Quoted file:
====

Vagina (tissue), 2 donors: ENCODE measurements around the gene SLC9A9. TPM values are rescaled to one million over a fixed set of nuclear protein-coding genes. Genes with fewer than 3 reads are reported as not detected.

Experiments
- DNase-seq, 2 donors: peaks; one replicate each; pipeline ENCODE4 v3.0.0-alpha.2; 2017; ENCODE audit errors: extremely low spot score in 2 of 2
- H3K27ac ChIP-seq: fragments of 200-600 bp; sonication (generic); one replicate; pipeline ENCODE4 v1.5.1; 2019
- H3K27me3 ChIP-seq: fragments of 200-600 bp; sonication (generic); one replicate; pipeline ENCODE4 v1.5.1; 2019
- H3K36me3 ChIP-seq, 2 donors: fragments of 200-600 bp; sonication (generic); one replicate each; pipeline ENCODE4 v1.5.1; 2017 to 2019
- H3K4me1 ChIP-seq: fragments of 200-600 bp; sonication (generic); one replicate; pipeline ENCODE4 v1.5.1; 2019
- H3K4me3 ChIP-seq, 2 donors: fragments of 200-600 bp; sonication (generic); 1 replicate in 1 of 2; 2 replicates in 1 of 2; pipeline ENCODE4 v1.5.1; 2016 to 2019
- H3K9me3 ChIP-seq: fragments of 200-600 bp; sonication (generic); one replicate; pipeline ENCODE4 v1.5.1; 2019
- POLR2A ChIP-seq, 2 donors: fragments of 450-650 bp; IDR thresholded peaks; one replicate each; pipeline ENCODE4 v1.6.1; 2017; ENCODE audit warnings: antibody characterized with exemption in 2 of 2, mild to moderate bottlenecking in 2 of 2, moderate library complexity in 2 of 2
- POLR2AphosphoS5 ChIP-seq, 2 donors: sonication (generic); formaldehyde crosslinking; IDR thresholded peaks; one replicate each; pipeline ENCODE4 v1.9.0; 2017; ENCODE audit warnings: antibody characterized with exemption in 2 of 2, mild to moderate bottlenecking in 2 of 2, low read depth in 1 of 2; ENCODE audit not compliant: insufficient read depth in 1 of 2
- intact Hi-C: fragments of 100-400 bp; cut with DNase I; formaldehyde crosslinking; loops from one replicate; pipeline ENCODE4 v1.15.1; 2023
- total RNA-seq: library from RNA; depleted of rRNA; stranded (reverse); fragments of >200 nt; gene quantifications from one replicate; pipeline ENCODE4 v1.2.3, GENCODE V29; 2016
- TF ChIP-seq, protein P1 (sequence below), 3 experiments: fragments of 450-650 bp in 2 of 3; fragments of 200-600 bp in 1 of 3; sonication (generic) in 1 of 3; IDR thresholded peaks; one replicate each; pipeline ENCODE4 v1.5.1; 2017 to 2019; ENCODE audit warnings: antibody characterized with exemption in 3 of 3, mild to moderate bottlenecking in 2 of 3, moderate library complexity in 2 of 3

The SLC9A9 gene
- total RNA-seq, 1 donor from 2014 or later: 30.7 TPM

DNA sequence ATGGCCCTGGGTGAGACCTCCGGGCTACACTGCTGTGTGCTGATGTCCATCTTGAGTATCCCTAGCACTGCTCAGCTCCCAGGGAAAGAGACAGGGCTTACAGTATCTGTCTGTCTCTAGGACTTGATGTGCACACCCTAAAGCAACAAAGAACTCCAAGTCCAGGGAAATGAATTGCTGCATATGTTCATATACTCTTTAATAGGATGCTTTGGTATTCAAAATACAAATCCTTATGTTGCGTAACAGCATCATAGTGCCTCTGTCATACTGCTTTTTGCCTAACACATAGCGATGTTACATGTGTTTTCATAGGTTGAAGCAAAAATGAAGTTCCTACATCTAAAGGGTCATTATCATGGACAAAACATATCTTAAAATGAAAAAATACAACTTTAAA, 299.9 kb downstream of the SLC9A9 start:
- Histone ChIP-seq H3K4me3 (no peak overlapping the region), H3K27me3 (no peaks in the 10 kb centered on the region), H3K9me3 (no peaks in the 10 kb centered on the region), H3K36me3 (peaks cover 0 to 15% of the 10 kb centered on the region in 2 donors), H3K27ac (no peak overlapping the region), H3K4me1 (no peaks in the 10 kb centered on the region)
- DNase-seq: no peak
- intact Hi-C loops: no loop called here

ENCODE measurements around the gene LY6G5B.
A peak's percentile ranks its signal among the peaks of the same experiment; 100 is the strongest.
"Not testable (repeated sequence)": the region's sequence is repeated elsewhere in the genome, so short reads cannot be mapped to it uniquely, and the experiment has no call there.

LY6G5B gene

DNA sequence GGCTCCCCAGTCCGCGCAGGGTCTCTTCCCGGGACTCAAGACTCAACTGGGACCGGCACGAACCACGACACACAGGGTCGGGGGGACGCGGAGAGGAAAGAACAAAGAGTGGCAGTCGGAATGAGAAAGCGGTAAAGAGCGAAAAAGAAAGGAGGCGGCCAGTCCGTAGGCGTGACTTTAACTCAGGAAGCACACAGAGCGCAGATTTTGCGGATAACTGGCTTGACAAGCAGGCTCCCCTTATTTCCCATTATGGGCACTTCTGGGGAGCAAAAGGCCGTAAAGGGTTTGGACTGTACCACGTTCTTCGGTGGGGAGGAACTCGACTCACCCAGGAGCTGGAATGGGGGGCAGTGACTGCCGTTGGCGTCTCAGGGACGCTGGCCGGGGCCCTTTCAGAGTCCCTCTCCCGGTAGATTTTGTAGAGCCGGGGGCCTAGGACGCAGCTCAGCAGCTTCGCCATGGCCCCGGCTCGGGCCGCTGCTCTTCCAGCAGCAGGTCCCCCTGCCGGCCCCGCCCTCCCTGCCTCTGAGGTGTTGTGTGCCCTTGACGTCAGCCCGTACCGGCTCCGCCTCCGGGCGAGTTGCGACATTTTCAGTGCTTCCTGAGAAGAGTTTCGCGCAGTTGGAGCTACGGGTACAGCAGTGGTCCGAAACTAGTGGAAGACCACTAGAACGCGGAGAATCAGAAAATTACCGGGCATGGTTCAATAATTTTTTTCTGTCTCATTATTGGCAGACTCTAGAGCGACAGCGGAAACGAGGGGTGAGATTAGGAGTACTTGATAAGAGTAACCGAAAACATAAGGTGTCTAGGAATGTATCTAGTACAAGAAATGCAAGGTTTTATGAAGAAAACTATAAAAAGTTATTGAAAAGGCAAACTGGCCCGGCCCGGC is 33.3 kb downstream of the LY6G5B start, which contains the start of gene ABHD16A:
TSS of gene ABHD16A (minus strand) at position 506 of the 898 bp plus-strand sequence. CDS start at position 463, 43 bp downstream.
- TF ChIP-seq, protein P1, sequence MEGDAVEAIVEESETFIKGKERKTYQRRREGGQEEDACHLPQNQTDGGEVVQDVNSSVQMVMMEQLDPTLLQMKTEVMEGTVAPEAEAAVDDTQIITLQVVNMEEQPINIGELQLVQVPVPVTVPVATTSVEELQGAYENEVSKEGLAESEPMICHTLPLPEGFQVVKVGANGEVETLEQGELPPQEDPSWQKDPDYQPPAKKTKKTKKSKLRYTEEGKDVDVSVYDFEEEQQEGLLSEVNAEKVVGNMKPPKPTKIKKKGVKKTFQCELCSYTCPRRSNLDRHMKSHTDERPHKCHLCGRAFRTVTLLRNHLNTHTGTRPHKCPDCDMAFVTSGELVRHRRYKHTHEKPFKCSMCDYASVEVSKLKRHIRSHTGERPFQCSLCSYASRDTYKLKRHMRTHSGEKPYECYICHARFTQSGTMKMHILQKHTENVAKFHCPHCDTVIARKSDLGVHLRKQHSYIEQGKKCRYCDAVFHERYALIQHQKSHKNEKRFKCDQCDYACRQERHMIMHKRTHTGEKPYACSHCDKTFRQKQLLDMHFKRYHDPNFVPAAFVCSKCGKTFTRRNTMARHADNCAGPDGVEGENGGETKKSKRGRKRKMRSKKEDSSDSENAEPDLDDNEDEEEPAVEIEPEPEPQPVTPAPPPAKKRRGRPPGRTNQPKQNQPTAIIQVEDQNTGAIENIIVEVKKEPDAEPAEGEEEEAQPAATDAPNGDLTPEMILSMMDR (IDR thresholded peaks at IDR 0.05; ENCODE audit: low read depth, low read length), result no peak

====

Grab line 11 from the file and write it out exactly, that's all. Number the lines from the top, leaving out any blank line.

- POLR2AphosphoS5 ChIP-seq, 2 donors: sonication (generic); formaldehyde crosslinking; IDR thresholded peaks; one replicate each; pipeline ENCODE4 v1.9.0; 2017; ENCODE audit warnings: antibody characterized with exemption in 2 of 2, mild to moderate bottlenecking in 2 of 2, low read depth in 1 of 2; ENCODE audit not compliant: insufficient read depth in 1 of 2